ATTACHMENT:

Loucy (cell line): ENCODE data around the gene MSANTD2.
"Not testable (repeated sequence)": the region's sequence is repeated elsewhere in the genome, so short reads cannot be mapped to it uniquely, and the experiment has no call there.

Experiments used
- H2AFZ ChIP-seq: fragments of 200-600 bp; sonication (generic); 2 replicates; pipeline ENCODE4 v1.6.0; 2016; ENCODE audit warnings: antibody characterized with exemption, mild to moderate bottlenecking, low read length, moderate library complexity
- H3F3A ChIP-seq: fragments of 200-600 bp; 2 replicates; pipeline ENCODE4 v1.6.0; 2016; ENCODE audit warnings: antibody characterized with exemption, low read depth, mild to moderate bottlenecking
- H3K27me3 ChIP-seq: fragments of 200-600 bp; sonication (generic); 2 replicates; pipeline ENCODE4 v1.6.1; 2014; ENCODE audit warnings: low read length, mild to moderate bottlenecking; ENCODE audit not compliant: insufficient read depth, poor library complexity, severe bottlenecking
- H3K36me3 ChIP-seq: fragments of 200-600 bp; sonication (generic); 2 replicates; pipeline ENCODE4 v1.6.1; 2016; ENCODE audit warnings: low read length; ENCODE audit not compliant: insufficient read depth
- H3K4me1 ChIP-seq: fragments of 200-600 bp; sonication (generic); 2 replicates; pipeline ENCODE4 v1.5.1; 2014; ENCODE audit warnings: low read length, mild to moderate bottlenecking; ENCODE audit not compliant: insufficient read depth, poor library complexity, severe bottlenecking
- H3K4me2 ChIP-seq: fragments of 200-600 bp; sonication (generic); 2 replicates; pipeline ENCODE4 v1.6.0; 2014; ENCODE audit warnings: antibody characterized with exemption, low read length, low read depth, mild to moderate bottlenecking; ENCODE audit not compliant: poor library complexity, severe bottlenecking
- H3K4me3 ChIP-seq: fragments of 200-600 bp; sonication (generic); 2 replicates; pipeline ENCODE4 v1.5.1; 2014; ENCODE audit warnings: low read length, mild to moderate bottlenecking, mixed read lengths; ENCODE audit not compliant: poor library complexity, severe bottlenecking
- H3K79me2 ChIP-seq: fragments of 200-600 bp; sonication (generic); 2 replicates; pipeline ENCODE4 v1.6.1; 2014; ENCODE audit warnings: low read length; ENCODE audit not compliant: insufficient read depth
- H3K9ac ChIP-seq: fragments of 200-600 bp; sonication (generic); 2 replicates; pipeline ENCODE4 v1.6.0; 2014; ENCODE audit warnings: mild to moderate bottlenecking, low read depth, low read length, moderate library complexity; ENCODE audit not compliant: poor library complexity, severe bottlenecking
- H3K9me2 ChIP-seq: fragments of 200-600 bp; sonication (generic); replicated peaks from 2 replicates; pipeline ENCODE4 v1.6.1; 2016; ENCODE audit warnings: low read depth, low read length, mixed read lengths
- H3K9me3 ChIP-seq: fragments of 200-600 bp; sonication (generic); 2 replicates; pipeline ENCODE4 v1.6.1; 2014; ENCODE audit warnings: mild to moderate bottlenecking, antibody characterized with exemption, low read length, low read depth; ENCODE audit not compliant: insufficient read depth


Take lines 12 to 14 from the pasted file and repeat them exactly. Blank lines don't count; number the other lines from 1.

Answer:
- H3K9ac ChIP-seq: fragments of 200-600 bp; sonication (generic); 2 replicates; pipeline ENCODE4 v1.6.0; 2014; ENCODE audit warnings: mild to moderate bottlenecking, low read depth, low read length, moderate library complexity; ENCODE audit not compliant: poor library complexity, severe bottlenecking
- H3K9me2 ChIP-seq: fragments of 200-600 bp; sonication (generic); replicated peaks from 2 replicates; pipeline ENCODE4 v1.6.1; 2016; ENCODE audit warnings: low read depth, low read length, mixed read lengths
- H3K9me3 ChIP-seq: fragments of 200-600 bp; sonication (generic); 2 replicates; pipeline ENCODE4 v1.6.1; 2014; ENCODE audit warnings: mild to moderate bottlenecking, antibody characterized with exemption, low read length, low read depth; ENCODE audit not compliant: insufficient read depth